A further consideration with regard to techniques for estimating the effectiveness of antivibration gloves is the averaging of transmissibilities to represent the performance of a glove for the entire population. In the particular case of antivibration gloves, the intersubject variability can be very large. As an example, data from research on one glove type showed that for a tool with a dominant vibration frequency at around 160 Hz, the difference in y-axis (through the closed hand, see illustration) performance could range from 36% reduction to 79% amplification in vibration magnitude. This could mean that a glove and tool combination that appears to have the potential to provide protection for one tool operator could actually cause considerable amplification for another. Use of averaging techniques is intended to provide an adequate safety margin to take individual variability into account. However, without assessment on an individual basis, it would not be possible to identify which operator, glove, and tool combinations might actually result in increased exposures. Also, the frequency spectrum for a given power tool is not always constant. Variability in the spectral shape with different applications, caused, for example, by unmonitored changes in operating air pressure of pneumatic tools, can occur. Any such changes in frequency content of the vibration from the tool could also influence the effectiveness of a glove in some circumstances.
Durability is also important for antivibration gloves. Resilient materials that are constantly compressed when in use may eventually remain partially compressed, losing much of their vibration attenuation performance. Some antivibration gloves also incorporate a material made of several connected air pockets, where the effect of puncturing would no doubt reduce performance. As with most aspects of PPE, the effect of wear and tear is only likely to have a detrimental effect on the potential to provide adequate protection.
As a result of the multitude of issues surrounding their assessment and performance, some of which are described above, and also because there is a lack of scientific evidence to show that antivibration gloves can significantly reduce the risk of vibration exposure, the simplest advice, as given by HSE, is that gloves cannot be relied upon to provide any benefit, and that they may in some situations, have the opposite effect. Gloves can, of course, be used to keep the wearer’s hands warm and dry, which is beneficial for maintaining good circulation, and gloves are also used in many applications to protect against other hazards such as cuts and burns, but antivibration gloves may not be the most suitable gloves for this purpose.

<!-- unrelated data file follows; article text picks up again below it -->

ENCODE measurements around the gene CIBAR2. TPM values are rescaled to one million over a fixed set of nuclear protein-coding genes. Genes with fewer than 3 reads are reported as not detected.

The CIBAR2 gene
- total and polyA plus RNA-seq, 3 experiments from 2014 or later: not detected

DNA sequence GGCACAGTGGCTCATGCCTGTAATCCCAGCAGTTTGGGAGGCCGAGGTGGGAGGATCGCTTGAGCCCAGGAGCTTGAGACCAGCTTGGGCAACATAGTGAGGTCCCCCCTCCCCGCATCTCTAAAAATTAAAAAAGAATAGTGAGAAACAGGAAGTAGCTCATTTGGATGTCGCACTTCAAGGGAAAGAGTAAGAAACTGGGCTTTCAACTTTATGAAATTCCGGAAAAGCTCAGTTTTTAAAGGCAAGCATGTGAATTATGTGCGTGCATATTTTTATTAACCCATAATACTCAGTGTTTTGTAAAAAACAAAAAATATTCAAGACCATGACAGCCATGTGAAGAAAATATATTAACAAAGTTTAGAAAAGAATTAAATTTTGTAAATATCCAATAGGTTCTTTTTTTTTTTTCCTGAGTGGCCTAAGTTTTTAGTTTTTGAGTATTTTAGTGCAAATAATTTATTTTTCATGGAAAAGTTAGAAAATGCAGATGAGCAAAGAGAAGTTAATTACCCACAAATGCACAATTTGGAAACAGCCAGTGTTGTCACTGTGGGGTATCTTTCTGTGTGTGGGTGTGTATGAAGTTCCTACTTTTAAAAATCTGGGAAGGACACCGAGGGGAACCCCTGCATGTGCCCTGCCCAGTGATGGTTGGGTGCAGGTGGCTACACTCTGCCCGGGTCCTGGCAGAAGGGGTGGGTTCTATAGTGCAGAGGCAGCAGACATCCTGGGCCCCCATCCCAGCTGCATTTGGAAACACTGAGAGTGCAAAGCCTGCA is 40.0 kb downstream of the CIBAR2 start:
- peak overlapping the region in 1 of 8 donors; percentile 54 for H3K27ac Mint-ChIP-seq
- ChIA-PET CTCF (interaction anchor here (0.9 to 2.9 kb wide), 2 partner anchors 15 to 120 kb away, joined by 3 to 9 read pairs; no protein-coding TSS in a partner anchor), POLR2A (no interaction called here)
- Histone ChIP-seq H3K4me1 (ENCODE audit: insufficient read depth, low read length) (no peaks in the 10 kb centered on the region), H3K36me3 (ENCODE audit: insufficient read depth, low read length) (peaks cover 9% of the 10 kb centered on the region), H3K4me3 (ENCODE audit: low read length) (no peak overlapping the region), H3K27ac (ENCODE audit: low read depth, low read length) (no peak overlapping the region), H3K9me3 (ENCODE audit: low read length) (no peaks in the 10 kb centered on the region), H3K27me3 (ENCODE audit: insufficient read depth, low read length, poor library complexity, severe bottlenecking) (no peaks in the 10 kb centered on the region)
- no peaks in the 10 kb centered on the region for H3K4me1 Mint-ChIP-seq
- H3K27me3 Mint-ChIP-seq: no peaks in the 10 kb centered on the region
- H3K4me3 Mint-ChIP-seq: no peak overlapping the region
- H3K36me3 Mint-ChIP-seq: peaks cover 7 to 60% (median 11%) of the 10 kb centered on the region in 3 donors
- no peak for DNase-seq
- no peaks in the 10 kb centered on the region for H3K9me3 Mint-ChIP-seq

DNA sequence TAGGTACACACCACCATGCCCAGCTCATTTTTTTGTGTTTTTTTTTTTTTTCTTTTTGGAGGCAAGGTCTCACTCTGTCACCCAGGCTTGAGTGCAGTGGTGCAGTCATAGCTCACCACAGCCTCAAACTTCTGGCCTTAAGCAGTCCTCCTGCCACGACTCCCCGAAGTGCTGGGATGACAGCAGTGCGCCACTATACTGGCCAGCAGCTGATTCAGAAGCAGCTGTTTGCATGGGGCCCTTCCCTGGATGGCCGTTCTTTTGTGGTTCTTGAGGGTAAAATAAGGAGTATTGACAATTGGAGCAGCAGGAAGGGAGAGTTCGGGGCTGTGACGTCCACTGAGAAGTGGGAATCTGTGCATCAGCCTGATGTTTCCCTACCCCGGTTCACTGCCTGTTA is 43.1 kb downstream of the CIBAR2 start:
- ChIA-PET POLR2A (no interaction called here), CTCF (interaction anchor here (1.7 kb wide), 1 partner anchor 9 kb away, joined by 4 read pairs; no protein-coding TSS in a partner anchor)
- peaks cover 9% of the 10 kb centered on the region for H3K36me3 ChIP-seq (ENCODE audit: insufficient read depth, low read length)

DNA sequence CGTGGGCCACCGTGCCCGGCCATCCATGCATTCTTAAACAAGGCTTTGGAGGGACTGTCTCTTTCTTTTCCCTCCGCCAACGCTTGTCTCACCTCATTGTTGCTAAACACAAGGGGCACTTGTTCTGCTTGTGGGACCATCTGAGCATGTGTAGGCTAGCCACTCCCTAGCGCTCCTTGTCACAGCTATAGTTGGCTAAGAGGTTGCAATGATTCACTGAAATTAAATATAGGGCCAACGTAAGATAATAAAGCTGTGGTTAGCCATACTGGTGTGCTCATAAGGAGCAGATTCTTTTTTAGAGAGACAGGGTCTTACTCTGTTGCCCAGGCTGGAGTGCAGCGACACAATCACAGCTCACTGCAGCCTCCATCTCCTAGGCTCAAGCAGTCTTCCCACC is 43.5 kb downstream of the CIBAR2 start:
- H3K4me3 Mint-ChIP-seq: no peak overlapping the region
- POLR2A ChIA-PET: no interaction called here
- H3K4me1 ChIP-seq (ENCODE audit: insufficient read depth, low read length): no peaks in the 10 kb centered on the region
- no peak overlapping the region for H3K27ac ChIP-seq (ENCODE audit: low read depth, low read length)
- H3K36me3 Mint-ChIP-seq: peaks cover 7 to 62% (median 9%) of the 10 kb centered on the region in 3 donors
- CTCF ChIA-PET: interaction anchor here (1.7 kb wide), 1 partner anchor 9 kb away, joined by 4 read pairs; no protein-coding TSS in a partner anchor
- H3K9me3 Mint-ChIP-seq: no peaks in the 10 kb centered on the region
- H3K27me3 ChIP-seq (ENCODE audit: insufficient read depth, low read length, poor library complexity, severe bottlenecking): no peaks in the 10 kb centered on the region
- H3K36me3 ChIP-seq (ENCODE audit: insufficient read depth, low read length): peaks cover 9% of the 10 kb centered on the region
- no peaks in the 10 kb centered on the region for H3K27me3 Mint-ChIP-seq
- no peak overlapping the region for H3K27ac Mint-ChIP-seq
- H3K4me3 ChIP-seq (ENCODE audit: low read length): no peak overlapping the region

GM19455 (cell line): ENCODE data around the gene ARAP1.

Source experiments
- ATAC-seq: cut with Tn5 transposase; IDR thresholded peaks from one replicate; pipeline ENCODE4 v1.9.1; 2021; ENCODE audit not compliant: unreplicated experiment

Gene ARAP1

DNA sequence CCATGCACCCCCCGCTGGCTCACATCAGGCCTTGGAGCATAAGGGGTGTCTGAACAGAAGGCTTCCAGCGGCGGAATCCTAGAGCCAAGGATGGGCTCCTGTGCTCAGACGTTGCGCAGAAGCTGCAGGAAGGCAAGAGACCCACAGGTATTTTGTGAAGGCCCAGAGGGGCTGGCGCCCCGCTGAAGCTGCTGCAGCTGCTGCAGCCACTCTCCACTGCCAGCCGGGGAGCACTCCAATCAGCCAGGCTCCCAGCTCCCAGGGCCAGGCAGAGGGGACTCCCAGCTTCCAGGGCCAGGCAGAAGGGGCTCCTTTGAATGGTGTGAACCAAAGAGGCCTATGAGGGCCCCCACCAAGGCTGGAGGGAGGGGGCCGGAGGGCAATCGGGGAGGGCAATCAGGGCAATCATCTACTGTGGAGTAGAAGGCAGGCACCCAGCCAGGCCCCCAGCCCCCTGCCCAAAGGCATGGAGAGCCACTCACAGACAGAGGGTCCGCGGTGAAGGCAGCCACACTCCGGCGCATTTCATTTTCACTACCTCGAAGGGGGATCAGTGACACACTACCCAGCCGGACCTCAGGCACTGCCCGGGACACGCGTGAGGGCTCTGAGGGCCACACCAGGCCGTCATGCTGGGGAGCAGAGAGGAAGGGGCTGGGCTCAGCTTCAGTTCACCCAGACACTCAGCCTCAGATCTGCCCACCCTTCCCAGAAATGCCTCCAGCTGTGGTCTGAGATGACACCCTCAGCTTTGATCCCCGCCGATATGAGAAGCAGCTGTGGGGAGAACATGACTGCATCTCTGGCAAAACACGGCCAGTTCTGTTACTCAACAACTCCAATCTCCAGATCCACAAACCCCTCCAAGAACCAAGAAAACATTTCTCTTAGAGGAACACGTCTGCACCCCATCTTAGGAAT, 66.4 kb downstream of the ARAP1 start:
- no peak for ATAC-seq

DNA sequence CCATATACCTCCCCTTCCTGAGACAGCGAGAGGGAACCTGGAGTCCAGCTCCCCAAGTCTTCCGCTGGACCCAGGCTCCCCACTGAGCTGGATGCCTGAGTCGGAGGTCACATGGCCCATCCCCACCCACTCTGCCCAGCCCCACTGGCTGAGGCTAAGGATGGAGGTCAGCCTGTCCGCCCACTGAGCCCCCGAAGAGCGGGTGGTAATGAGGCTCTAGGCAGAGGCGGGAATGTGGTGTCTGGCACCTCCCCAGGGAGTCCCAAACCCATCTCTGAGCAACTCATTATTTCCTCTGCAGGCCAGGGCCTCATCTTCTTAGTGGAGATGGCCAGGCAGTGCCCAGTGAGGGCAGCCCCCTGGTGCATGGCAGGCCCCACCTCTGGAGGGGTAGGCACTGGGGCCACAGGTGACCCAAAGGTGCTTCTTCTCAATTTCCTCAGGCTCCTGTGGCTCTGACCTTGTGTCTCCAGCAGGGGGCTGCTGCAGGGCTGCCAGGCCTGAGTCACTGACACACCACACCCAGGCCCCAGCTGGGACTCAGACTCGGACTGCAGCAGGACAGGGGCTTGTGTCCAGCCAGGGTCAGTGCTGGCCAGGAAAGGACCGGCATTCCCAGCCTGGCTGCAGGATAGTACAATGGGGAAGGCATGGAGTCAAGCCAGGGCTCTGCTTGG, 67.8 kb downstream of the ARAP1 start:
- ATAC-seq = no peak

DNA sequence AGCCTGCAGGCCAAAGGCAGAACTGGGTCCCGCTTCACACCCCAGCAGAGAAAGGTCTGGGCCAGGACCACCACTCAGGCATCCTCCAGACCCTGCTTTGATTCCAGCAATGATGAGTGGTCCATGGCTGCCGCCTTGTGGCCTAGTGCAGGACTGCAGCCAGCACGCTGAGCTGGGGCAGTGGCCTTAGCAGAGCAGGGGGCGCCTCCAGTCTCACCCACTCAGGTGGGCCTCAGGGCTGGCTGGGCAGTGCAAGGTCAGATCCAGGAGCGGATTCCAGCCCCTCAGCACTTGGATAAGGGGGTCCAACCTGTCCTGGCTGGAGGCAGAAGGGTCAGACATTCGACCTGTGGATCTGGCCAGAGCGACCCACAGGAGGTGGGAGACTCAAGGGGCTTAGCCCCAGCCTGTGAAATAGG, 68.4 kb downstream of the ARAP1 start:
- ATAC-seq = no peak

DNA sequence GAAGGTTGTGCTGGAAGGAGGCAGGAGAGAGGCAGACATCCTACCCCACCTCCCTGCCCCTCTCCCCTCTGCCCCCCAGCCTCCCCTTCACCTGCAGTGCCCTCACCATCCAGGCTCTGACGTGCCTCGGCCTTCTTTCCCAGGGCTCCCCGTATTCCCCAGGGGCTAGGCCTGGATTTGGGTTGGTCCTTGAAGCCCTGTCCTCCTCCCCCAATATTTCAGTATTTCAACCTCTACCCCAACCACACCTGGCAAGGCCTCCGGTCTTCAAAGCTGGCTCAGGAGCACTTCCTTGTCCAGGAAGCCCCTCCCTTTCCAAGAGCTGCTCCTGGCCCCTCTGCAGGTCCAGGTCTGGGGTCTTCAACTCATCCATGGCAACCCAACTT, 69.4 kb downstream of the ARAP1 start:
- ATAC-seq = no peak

Other means of controlling exposure to vibration, such as eliminating the vibration altogether using alternative work techniques, buying and using lowvibration machinery, carrying out routine preventative maintenance and controlling exposure durations, are far more likely to reduce vibration exposures and should all be considered and or implemented, rather than resorting to antivibration gloves. When managing hand-arm vibration risks in the workplace, the correct approach is to follow a structured process that, if followed correctly, will in most cases mean that purchase of antivibration gloves is not even considered. The following are some top tips for managing hand-arm vibration.
For more details regarding the issues raised in this article, please read my commentary from 2015, co-authored with experts from National Institute for Occupational Safety and Health (NIOSH) and published online.
Sue Hewitt, Finch
Sue Hewitt is a senior consultant with Finch Consulting. She has over 30 years of experience in the field of noise and vibration including measurement and assessment of exposures and advice on control methods. Sue has been with Finch Consulting since 2018, preparing expert evidence for the Courts in personal injury claims for both hand-arm vibration syndrome (HAVS) and noise induced hearing loss (NIHL) and providing advice to employers on risk control and compliance. Before joining Finch, Sue worked at the research facilities of the Health and Safety Executive covering all aspects of occupational exposures to hand-arm vibration and noise. Finch consulting is a UK based provider of expertise in engineering, health and safety, and environmental risk. Its engineers, specialists, and ex-regulators offer advice, investigation and training to its clients in a very wide range of industries, including legal, financial and insurance, food and drink, leisure and entertainment, manufacturing, energy and waste, and defence. For more help with managing handarm vibration contact the author at: [email protected] or for general enquiries: [email protected] About Finch Consulting Ltd Engineers, first and foremost, Finch Consulting provide expert witness, legal counsel, training workshops and consulting services to clients in the legal, financial and insurance, food and drink, leisure, manufacturing, energy and waste sectors. Established in 1991, Finch has a turnover of £4m and employs a team of 33 personnel who work from the company’s headquarters located at the Ivanhoe Business Park in Ashby de la Zouch, as well as from offices in Birmingham and Edinburgh.
An Article by Sue Hewitt, Finch